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The Internet and Web 2.0, in particular, are revolutionizing how nonprofits can organize. High-speed grassroots activism and ultra-quick publishing methods are transforming the possibilities, speed, and impact of nonprofit activities. Clay Shirky explores the merger of the Internet’s promise, some new and effective tools, and an emerging, new type of market in his readable, interesting book, Here Comes Everybody: The Power of Organizing Without Organizations (Penguin, 2009).
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In 1937, economist Ronald Coase considered the questions, “Why do organizations exist? and Why not just buy and sell individual services and goods in an open market?” Coase answered, that, in markets, there are transaction costs—these are the extra costs that buyers and sellers incur in order to meet one another and to negotiate. The Coase theorem states that, if transaction costs are low enough, direct markets of individuals make sense. But, if these costs are too high, it makes more sense to organize in order to seek economies of scale.
A corollary concept is Coase’s ceiling, the point above which organizations collapse under their own bureaucratic weight.
Shirky identifies a new market, the Coasean floor, a place wherein activities and markets whose value may not be worth the organizational transaction costs of performing them via the traditional marketplace may occur. These are the types of things suited for Internet activities. When organizational costs are close to zero and where ad hoc, loosely connected groups can form, many other possibilities, including nonprofit opportunities, emerge. The future may find more self-organization lacking formal hierarchies. Such “nonorganizations” would allow for contributions from a wider group of people. The aggregation of millions of actions that were previously below the Coasean floor have enormous potential.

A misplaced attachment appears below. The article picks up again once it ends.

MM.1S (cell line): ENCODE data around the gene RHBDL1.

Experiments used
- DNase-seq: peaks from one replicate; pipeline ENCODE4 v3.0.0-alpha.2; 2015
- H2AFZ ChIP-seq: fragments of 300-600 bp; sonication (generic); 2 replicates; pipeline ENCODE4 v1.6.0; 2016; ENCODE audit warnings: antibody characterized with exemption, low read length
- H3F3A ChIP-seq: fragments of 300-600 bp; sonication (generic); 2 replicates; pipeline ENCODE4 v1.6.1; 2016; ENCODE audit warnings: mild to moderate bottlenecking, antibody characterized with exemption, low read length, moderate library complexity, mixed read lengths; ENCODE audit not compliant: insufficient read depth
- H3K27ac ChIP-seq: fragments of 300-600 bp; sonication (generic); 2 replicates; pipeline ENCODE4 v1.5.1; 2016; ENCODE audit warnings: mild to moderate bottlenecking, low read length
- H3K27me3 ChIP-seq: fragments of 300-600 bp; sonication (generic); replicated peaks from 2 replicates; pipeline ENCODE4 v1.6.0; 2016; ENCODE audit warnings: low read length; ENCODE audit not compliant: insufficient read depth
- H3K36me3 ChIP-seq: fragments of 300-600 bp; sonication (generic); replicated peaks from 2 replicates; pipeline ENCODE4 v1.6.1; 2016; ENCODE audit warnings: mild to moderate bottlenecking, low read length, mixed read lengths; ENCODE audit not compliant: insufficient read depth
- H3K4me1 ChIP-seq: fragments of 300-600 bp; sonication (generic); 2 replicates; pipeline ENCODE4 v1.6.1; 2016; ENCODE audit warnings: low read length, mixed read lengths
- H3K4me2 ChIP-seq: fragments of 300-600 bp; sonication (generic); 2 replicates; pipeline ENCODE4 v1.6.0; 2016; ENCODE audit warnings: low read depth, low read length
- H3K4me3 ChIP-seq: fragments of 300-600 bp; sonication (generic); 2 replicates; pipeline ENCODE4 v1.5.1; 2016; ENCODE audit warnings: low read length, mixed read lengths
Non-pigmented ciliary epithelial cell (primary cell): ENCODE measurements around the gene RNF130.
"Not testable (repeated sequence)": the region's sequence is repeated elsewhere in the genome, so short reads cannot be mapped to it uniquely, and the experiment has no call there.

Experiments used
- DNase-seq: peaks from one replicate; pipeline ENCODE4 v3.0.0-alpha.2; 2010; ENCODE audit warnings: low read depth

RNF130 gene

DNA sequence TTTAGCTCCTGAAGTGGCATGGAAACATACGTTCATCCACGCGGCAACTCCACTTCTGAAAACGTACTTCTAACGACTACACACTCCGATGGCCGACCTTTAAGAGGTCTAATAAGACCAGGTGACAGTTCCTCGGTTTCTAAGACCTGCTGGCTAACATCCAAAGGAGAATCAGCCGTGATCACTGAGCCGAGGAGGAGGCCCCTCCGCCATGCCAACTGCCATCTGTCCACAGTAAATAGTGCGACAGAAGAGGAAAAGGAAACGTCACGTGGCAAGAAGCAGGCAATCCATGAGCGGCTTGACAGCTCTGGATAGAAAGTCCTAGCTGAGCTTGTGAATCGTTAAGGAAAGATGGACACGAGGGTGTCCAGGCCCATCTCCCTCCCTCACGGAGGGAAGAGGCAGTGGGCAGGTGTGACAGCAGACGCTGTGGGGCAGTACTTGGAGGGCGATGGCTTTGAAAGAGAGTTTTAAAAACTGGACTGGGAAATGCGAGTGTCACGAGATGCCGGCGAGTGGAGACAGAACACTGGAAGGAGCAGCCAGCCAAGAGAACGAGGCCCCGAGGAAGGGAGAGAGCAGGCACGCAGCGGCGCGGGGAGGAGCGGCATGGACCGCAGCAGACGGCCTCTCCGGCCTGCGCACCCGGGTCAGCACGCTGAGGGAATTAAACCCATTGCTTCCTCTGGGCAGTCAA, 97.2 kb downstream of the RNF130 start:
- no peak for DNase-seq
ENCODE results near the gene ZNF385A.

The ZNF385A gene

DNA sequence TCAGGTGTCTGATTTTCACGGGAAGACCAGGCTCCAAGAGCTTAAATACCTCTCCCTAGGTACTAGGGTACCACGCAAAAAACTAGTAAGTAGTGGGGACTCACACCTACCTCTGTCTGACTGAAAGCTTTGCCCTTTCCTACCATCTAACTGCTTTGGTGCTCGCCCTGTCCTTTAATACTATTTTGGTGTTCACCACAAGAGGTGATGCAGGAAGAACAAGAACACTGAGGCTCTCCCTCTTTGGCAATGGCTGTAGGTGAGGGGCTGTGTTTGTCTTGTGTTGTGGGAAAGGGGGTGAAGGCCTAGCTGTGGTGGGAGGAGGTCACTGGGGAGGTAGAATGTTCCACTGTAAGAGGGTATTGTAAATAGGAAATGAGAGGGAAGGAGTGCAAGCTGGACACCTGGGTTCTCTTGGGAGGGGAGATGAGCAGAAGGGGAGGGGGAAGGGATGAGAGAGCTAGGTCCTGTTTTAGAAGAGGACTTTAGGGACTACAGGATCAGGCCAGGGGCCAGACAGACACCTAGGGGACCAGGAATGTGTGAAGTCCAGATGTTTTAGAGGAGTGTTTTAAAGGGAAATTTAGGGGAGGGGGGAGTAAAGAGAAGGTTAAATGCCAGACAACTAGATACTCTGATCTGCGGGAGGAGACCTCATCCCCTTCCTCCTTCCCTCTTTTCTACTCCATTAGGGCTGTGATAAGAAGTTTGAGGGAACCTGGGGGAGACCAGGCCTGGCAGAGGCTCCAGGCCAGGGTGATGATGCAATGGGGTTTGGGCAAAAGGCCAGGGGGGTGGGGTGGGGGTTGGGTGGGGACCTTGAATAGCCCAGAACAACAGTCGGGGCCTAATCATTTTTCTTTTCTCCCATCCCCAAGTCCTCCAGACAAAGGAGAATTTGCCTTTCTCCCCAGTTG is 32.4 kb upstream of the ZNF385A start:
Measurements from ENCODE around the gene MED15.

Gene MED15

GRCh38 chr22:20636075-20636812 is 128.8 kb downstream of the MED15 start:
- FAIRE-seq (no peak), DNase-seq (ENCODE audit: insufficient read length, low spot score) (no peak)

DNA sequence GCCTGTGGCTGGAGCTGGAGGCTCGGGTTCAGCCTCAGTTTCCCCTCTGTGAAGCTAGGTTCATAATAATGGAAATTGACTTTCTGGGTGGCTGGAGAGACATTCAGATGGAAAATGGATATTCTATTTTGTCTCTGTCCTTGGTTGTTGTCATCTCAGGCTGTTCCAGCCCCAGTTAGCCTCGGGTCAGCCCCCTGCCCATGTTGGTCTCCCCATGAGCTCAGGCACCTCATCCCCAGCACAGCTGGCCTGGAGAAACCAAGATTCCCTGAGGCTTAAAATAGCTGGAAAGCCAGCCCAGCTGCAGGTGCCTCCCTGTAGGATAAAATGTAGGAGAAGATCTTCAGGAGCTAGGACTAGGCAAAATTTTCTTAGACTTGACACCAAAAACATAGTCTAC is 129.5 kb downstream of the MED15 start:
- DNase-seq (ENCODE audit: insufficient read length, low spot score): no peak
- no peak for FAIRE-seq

There are potential problems, though. These involve people making poor choices of groups, for examples, teen anorexics, and groups that present security issues, for example, hate groups. Isolation is also a potential problem. If we self identify too much, then there is less likelihood of exposure to alternative ideas.